THE woman who made the devastating discovery that nearly 800 children had been buried in a mass grave at a Tuam mother and baby home, has vowed to continue her battle to have their remains exhumed.
Catherine Corless, who lives just a few miles outside of the town in Co. Galway, was researching the history of the Tuam home - run by Bon Secours sisters - when she uncovered the grim truth of the atrocities that had gone at the site.
Now, more than ten years since she began her research on the home, the mother-of-four - and grandmother-of-nine, has published her memoirs – outlining her gruesome findings and her consequent campaign for justice for victims and survivors.
“I had no idea all my life that there was a burial site there,” Mrs Corless told The Irish Post this week.
“I was just doing an essay regarding the Tuam home and the Bon Secours sisters. I wanted to look at local history, but the more I researched, the more I found out. I was absolutely horrified.”
Mrs Corless’ began her research in 2010, which saw her uncover the burial records of 796 children born into the home.
She went on to discover that those bodies had been “discarded” in a disused sewage tank on the grounds of the site.
In 2014 her findings were revealed publicly, and the scandal hit headlines across the globe.
In the years that have passed since Mrs Corless has worked tirelessly to secure justice for the home’s victims and survivors.
Over those years reports regarding what happened at the home - and many others like it - have been released and apologies have been made, but these are “useless” without action, she claims.
“The final report from the Commission of Investigation into the Mother and Baby homes in January, we were very disappointed with,” Mrs Corless admits.
“It wasn’t survivor-led, it was more of an academic final report. It was statistics, the humanity or the human side of what happened didn’t come out at all.”
For Mrs Corless the survivors of the Tuam home have yet to get justice.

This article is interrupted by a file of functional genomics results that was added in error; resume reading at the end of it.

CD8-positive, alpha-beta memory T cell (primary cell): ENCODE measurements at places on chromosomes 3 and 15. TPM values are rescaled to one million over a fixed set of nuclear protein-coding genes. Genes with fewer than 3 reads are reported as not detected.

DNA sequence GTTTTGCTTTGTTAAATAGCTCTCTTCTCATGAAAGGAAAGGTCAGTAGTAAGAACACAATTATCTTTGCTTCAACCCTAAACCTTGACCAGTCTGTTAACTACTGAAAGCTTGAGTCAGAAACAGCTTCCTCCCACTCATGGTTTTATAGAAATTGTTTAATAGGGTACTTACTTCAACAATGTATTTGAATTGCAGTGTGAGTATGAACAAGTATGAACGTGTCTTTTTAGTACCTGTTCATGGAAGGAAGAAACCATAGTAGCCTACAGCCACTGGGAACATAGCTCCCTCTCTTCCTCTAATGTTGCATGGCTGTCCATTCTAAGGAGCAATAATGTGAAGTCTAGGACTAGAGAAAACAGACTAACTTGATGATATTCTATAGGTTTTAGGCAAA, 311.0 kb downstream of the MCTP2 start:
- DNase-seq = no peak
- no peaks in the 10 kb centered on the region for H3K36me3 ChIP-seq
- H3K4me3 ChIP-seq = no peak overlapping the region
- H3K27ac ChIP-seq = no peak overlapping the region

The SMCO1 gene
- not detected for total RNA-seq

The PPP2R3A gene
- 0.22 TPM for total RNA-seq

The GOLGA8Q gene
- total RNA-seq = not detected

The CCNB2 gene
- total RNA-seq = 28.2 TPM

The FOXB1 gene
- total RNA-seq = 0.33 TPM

“They’ve got promises,” she says, “all we have is promises at the moment.”
She explains: “The Government has apologised for their part, the county councils have apologised, the Church, the Archbishop in Tuam apologised, and eventually last to apologise were the Bon Secours sisters.
“Apologies are not enough at all, they are absolutely useless, what good are they?” she asks.
“And actually, I wouldn’t call it buried, they were just discarded,” she adds.
“That has been my fight, to undo that and to get the babies out of there and get them a decent burial like every other toddler in the town.”
Ms Corless is campaigning for the exhumation of the remains located in Tuam as well as for those children who were adopted out of the home to be given full access to non-redacted records.
She is hopeful that the release of her book may help keep the spotlight on the scandal and the promises yet to be met.
Although she admits she has been reluctant to publish it.
“I was approached many times to do this book, but I never wanted to as this is not about me,” she explains.
“I did relent,” she adds, “as someone has to tell the story, but I did it on the premiss that I would give my royalties to charity as I would hate anyone to think I was making money from the poor babies.
“Enough people have done that while the home was there, because those little babies and children were commodities and nothing else.”
With the book, titled Belonging: A Memoir of Place, Beginnings and One Woman's Search for Truth and Justice for the Tuam Babies, now in the shops, Mrs Corless can turn her full attention back to her main priority – securing justice for the Tuam victims.
“The Government is going to pass a bill to allow for the exhumation of the babies in Tuam” she explains, “but that is ongoing and slow.”
“As regards those adopted, they want all their records from Tusla [Ireland's child and family agency], but a bill has to be passed for that as well.
“They may get some pages, but some information will be blacked out. Who has the right to black out what belongs to them?” she asks.
“The whole thing is awful, the Government has the power at the moment to decide whether these people will get their information or not, and that is horrific, it is discriminatory, unfair and very very hurtful to survivors.
“I think its horrendous. It’s leaving these people with the stigma that they are different, that they are lesser, second-class citizens.
“The Government could do all of this today if they want, they pass bills all the time, they can be brought in within a week if the will is there.”
Despite the apparent hold ups on the Government’s side, Mrs Corless has no intention to stop pushing them to act.
“I think [the Government] is getting exhausted with me and the survivors now,” she admits.
“They have done everything they could to stop the records being opened up, or to leave the babies where they are, but nothing can ever be right until the babies’ remains are removed from that tank, nothing can ever be right until they undo that atrocity.
“There is no justice or true apology until that is done.”
Belonging: A Memoir of Place, Beginnings and One Woman's Search for Truth and Justice for the Tuam Babies, by Catherine Corless is available to purchase now here.